James Loney emerged as an effective hitter in the past week. He batted .550 (11-for-20) with four RBI in the stretch, raising his season average to .398 (33-for-83) with 15 RBI. He had no equal along the way. No other Rays hitter had more than six hits in the past seven days, with
Desmond Jennings and Evan Longoria both reaching that mark.
Loney, who signed a one-year deal with the Rays last December, has hit safely in all but five games since April 17. He has finished above .300 for a season once in his seven-year career — in 2007 with the Los Angeles Dodgers when he closed with a .331 average. Among players with at least 40 at-bats, he leads the Rays in batting average and slugging percentage (.542).
David Price continues to slump through the early part of the season. It’s common knowledge that his velocity is down a few ticks from a season ago, and as a result, he has struggled to find consistency on the mound. The numbers show it. He has given up at least three earned runs in five starts, including the unsightly nine from a 9-3 loss to the Colorado Rockies last Saturday at Coors Field. His record stands at 1-3 with a 6.25 ERA after seven appearances — not what Tampa Bay had in mind from its ace.
Joe Maddon continues to show support for the returning AL Cy Young Award winner, as he should. Still, as time moves on without Price looking like himself, it’s fair to wonder how long this situation will last. Matt Moore has performed well to fill the void, but it’s hard to imagine the Rays near the top of the AL East without Price reaching his familiar level.
Quotes of the week
“I still like the idea that we're playing right on that cusp, that verge of getting over the top and playing like we're capable of playing. I'm very pleased. You've got to be pleased with the effort. Sometimes, a wounded dog is more dangerous.”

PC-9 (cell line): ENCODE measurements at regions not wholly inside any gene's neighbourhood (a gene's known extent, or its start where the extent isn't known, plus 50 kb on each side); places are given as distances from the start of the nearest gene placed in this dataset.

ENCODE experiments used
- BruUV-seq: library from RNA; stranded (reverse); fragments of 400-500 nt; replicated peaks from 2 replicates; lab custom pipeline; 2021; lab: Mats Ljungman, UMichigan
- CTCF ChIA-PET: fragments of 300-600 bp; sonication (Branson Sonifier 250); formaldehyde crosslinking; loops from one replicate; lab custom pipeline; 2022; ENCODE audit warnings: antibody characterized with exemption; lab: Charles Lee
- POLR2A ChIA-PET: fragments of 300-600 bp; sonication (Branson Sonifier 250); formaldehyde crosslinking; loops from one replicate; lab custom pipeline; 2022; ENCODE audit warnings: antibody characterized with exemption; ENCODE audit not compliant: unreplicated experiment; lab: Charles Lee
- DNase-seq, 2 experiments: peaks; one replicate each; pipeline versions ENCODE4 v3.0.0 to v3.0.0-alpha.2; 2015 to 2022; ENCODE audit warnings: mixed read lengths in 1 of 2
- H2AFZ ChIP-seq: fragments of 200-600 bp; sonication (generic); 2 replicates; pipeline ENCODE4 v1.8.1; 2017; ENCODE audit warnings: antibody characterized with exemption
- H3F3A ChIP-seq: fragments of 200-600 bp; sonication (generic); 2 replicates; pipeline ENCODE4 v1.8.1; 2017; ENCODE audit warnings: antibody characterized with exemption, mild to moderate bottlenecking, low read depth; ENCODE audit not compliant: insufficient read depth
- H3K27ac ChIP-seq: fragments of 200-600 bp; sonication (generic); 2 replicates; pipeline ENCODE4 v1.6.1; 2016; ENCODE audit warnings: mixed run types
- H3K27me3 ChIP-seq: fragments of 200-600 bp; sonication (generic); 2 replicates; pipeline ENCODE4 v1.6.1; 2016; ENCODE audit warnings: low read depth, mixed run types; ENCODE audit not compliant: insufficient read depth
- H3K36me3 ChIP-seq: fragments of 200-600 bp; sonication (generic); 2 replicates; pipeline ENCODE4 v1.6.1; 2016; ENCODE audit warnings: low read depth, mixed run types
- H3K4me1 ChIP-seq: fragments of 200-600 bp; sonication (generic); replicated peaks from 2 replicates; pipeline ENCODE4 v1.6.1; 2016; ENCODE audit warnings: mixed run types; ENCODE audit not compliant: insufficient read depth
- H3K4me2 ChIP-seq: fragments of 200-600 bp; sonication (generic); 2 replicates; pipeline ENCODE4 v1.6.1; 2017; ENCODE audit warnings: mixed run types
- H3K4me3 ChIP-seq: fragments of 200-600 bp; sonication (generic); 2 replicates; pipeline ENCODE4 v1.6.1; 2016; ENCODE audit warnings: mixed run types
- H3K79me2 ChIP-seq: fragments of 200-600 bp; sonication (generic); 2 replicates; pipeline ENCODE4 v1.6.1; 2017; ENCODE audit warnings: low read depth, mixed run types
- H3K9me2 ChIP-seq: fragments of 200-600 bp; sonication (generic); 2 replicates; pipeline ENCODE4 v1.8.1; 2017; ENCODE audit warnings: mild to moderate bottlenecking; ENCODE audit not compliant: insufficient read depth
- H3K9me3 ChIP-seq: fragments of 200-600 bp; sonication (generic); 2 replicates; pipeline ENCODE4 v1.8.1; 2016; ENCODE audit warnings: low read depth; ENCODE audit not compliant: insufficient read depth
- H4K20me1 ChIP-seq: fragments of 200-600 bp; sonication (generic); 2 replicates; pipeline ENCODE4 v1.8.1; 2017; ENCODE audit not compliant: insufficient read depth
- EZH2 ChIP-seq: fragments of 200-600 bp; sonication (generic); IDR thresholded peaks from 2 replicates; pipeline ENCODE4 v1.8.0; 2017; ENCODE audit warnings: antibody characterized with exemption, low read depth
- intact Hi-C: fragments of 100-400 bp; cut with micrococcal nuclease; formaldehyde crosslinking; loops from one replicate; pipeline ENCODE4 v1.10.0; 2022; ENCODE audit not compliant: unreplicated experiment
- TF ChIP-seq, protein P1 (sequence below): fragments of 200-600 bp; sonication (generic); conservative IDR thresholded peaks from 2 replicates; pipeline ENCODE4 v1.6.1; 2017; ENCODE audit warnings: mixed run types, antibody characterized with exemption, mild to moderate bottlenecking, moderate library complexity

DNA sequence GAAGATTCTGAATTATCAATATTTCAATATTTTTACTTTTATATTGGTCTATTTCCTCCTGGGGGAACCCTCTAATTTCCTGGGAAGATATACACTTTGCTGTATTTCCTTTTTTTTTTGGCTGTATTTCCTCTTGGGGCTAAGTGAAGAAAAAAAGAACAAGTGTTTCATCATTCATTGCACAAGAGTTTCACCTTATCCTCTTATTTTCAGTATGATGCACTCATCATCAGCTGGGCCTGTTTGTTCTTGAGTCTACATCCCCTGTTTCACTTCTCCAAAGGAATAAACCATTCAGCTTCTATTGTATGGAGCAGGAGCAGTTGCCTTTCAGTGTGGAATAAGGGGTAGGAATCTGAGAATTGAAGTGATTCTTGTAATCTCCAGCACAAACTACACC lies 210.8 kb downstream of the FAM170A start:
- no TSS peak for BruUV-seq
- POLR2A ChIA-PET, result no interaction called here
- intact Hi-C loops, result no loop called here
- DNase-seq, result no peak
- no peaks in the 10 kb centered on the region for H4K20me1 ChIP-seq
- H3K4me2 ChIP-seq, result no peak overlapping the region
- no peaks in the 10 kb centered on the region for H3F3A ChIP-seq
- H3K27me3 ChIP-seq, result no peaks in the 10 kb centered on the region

— Joe Maddon, after the Rays’ 8-3 victory over the Colorado Rockies at Coors Field on Sunday to end a 4-5 road trip to Chicago, Kansas City and Denver. Tampa Bay begins a 10-game, 11-day homestand Monday against the Toronto Blue Jays.
“I just wanted an apology. That's all I cared about.”
— David Price on wanting an apology from umpire Tom Hallion from an incident April 28 in Chicago that resulted in $1,000 fines for Price, Hallion, and Tampa Bay pitchers Matt Moore and Jeremy Hellickson. Hallion allegedly used an expletive directed at Price as the pitcher walked off the field after the seventh inning. After the game, Price, Moore and Hellickson took to Twitter to criticize the umpire.
“I didn’t grow up in snow. I’ve seen it, but it’s still kind of cool. It brings back that childhood kind of wonder and excitement. But at the same time, you don’t want to play in it. That was definitely the coldest game I’ve ever played in.”
— Outfielder Matt Joyce, to MLB.com, on playing in frigid conditions during a game against the Kansas City Royals last Thursday at Kauffman Stadium. The contest was eventually called after 3 ½ innings because of rain and snow.
17: Consecutive games with a home run for the Rays, before the streak ended last Saturday in a 9-3 loss to the Colorado Rockies at Coors Field. It’s a franchise record, topping the previous mark of 15 consecutive set from July 25-Aug. 10, 2009.
6: Games Tampa Bay has won on the road this season, after the conclusion of the Rays’ latest trip. They’re 6-12 away from Tropicana Field, and only the Toronto Blue Jays (4-9) have a worse record on the road among AL East teams.
6.25: ERA for left-hander David Price, after allowing nine runs and 11 hits in the loss to the Rockies last Saturday. The nine runs were a season-high allowed by him. With the defeat, Tampa Bay is 1-6 this season when he’s on the mound.
Alex Cobb was among the Rays starters to step into the batter’s box during the interleague matchup with the Colorado Rockies over the weekend. And well, his time was brief. He went 0-for-3 in the outing, which was typical. Counting Cobb’s total, Tampa Bay starting pitchers were 0-for-8 with the bats at Coors Field. (Cobb and David Price each had three appearances at the plate, and Matt Moore had two.) The Rays were fine without the extra help, though. Tampa Bay produced 18 runs during its Denver stay. In the Rays’ four victories on the road trip, they scored no fewer than seven runs.